Ownership of the property was called into question in 2016 after the second of two 25-year agreements between the Town of Ocean City and the heirs of the original owner, Nathan Rapaport, who first built the structure back in 1905, expired. In April 2017, a Worcester County Circuit Court judge issued an opinion in favor of the town of Ocean City. As a result of that ruling, the Rapaport heirs were given a timeline at that time to remove or demolish the historic building. A stay of that order was then successfully obtained while the appeal played out.
Last month’s 27-page Court of Special Appeals opinion is largely technical and full of legalese, but the long and short of it is, the town of Ocean City during the appeal process failed to show the iconic Dumser’s property lies within the town’s dedicated public easement.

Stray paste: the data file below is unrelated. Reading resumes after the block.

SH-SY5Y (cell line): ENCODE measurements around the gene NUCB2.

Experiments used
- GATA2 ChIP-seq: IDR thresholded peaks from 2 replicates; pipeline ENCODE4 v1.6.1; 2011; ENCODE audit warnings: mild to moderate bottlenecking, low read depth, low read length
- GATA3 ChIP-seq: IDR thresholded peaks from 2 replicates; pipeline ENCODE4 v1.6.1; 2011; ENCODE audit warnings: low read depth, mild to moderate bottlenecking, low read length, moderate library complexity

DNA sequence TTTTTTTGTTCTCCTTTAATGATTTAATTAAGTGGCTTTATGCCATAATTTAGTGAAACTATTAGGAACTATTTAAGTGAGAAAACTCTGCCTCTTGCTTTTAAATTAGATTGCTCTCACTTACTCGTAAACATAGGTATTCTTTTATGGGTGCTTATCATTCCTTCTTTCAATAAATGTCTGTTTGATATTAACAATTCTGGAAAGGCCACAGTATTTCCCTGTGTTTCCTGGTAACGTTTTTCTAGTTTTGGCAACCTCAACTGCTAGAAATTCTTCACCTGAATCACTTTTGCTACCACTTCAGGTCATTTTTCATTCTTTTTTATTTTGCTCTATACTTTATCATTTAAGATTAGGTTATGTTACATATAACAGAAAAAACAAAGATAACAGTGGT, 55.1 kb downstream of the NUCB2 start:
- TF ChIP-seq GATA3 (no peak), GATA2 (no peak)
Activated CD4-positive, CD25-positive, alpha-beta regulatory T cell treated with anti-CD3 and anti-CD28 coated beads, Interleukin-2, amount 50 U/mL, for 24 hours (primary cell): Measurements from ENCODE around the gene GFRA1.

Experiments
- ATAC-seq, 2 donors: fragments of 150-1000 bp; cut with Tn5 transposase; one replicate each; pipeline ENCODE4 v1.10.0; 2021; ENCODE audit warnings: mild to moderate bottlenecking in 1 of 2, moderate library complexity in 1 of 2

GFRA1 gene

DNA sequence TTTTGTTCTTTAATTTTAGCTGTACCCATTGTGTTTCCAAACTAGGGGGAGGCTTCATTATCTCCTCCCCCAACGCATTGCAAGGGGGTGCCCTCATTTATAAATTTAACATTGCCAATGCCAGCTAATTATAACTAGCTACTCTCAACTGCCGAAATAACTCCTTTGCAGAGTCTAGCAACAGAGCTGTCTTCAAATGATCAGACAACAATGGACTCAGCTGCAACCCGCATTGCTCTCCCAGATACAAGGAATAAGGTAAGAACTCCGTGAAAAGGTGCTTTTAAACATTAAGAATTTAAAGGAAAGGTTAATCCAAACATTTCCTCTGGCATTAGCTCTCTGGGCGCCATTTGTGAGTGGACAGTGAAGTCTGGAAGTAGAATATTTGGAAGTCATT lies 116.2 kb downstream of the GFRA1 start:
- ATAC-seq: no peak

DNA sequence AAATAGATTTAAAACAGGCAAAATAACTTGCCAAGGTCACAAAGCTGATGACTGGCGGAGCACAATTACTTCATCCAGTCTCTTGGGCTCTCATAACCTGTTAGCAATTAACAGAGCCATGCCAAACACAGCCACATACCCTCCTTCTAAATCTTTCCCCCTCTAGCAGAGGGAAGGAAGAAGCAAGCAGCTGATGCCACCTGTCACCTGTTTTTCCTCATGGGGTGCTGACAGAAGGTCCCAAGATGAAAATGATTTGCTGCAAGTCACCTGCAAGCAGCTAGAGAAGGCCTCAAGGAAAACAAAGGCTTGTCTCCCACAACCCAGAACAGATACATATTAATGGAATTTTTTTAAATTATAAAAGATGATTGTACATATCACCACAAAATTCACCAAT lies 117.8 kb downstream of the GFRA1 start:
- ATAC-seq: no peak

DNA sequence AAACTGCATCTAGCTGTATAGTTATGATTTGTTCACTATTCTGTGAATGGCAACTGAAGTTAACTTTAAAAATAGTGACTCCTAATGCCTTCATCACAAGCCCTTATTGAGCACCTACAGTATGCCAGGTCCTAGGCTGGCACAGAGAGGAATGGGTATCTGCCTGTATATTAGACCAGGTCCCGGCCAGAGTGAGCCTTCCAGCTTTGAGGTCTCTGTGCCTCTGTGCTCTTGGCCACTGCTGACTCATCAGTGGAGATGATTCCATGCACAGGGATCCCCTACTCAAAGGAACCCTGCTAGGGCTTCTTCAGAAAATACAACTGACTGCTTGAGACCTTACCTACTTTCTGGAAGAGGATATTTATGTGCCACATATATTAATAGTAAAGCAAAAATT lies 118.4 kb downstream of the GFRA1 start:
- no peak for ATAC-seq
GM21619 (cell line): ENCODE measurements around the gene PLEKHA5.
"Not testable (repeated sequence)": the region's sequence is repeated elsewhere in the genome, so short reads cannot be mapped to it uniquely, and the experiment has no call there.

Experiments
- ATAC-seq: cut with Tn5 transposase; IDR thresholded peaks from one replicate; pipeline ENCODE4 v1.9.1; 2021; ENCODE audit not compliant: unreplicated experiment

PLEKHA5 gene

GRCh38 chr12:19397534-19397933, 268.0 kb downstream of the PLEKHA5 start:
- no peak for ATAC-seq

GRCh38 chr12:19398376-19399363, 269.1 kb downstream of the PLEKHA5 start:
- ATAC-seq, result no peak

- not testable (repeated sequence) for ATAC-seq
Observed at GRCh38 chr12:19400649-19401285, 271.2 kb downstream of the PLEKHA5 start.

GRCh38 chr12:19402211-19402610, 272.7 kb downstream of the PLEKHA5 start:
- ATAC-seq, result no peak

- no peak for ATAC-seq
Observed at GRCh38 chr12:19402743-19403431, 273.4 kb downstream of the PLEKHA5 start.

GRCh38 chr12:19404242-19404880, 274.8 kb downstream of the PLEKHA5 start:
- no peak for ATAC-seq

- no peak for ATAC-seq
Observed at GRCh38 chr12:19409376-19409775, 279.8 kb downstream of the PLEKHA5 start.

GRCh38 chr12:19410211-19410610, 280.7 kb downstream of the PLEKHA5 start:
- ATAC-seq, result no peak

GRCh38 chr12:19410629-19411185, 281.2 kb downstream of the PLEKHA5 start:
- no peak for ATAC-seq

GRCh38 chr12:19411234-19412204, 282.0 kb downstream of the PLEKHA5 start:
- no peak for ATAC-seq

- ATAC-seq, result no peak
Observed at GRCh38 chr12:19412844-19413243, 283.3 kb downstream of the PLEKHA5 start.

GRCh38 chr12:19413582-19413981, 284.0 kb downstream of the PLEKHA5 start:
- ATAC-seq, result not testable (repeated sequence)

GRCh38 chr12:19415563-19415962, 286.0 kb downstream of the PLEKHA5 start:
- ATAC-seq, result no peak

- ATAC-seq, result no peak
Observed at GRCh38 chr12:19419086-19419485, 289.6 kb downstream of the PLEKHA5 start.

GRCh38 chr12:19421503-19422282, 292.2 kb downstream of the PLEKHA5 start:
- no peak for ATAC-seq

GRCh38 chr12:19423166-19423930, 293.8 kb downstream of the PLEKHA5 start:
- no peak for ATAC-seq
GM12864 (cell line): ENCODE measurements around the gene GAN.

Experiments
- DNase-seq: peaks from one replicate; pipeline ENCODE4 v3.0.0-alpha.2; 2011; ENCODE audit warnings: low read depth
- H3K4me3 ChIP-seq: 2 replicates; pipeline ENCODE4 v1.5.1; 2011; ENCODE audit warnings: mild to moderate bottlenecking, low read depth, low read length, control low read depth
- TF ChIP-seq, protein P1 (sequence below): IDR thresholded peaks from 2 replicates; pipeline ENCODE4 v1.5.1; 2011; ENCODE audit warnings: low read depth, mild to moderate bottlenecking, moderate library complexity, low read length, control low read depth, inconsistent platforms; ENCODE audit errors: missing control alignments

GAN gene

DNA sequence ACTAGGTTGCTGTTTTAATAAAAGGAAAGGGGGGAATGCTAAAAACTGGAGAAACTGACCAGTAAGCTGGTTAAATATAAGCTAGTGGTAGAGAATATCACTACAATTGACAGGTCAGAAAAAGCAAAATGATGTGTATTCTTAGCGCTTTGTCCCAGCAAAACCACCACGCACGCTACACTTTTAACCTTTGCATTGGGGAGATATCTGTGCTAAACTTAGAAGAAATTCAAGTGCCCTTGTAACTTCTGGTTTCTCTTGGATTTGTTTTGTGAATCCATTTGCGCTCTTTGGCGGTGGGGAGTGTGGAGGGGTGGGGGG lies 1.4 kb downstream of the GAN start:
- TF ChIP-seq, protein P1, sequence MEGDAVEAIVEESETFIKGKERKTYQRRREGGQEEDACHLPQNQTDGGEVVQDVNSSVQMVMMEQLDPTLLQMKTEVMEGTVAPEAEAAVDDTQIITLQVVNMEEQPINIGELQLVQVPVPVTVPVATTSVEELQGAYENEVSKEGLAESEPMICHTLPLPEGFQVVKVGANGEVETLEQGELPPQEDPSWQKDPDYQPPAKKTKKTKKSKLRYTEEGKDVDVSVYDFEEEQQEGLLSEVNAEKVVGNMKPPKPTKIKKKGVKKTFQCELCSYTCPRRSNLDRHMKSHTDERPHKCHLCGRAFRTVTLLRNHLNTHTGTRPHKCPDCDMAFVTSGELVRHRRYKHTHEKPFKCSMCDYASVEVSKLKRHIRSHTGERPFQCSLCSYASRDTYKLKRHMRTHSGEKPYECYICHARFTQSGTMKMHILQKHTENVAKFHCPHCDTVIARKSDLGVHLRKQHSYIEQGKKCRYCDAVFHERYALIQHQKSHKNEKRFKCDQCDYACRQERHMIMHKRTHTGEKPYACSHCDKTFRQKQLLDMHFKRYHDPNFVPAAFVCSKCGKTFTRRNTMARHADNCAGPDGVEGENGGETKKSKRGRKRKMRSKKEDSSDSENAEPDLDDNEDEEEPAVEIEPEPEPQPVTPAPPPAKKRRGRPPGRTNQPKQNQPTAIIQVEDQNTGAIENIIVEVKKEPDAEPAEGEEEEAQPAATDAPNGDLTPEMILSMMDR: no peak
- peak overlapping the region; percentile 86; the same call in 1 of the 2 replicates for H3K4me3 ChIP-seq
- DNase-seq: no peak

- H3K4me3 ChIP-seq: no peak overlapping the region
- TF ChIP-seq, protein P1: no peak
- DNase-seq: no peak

“Ocean City failed to present sufficient evidence to support the circuit court’s conclusion that the property is located within the boundaries of the dedicated and accepted public easement of Atlantic Avenue,” the opinion reads. “The judgment of the circuit court for Worcester County is reversed.”
Ocean City officials through the entire legal battle have not expressed an intended purpose for taking over ownership of the historic property. In the wake of last week’s decision to continue to pursue the appeal, Mayor Rick Meehan issued a statement essentially asserting the land on which the iconic ice cream parlor sits belongs to the taxpayers of Ocean City.